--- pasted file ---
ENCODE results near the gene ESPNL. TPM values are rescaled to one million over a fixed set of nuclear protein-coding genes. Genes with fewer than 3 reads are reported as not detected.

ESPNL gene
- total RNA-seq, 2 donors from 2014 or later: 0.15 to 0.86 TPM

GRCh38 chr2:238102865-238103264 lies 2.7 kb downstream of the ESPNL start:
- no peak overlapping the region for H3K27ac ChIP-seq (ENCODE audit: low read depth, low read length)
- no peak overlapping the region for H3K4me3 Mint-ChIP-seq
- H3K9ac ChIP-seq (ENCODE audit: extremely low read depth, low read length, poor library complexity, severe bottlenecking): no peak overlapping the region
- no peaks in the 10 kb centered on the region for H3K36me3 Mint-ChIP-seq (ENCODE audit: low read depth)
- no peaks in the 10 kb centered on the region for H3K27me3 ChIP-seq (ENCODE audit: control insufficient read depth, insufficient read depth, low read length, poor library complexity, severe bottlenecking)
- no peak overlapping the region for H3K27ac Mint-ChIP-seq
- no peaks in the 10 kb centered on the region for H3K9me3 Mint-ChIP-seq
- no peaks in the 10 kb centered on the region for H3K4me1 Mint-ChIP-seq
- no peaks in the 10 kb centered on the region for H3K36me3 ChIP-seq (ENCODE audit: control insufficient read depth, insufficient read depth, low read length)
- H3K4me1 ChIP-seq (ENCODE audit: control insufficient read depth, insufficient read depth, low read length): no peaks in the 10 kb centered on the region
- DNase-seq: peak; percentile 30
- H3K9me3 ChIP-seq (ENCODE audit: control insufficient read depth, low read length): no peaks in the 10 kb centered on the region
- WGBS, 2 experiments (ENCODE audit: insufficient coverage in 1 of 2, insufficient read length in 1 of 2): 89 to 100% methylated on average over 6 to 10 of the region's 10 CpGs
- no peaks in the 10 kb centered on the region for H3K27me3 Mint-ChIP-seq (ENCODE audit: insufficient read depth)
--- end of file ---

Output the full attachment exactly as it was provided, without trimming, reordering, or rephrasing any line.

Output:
ENCODE results near the gene ESPNL. TPM values are rescaled to one million over a fixed set of nuclear protein-coding genes. Genes with fewer than 3 reads are reported as not detected.

ESPNL gene
- total RNA-seq, 2 donors from 2014 or later: 0.15 to 0.86 TPM

GRCh38 chr2:238102865-238103264 lies 2.7 kb downstream of the ESPNL start:
- no peak overlapping the region for H3K27ac ChIP-seq (ENCODE audit: low read depth, low read length)
- no peak overlapping the region for H3K4me3 Mint-ChIP-seq
- H3K9ac ChIP-seq (ENCODE audit: extremely low read depth, low read length, poor library complexity, severe bottlenecking): no peak overlapping the region
- no peaks in the 10 kb centered on the region for H3K36me3 Mint-ChIP-seq (ENCODE audit: low read depth)
- no peaks in the 10 kb centered on the region for H3K27me3 ChIP-seq (ENCODE audit: control insufficient read depth, insufficient read depth, low read length, poor library complexity, severe bottlenecking)
- no peak overlapping the region for H3K27ac Mint-ChIP-seq
- no peaks in the 10 kb centered on the region for H3K9me3 Mint-ChIP-seq
- no peaks in the 10 kb centered on the region for H3K4me1 Mint-ChIP-seq
- no peaks in the 10 kb centered on the region for H3K36me3 ChIP-seq (ENCODE audit: control insufficient read depth, insufficient read depth, low read length)
- H3K4me1 ChIP-seq (ENCODE audit: control insufficient read depth, insufficient read depth, low read length): no peaks in the 10 kb centered on the region
- DNase-seq: peak; percentile 30
- H3K9me3 ChIP-seq (ENCODE audit: control insufficient read depth, low read length): no peaks in the 10 kb centered on the region
- WGBS, 2 experiments (ENCODE audit: insufficient coverage in 1 of 2, insufficient read length in 1 of 2): 89 to 100% methylated on average over 6 to 10 of the region's 10 CpGs
- no peaks in the 10 kb centered on the region for H3K27me3 Mint-ChIP-seq (ENCODE audit: insufficient read depth)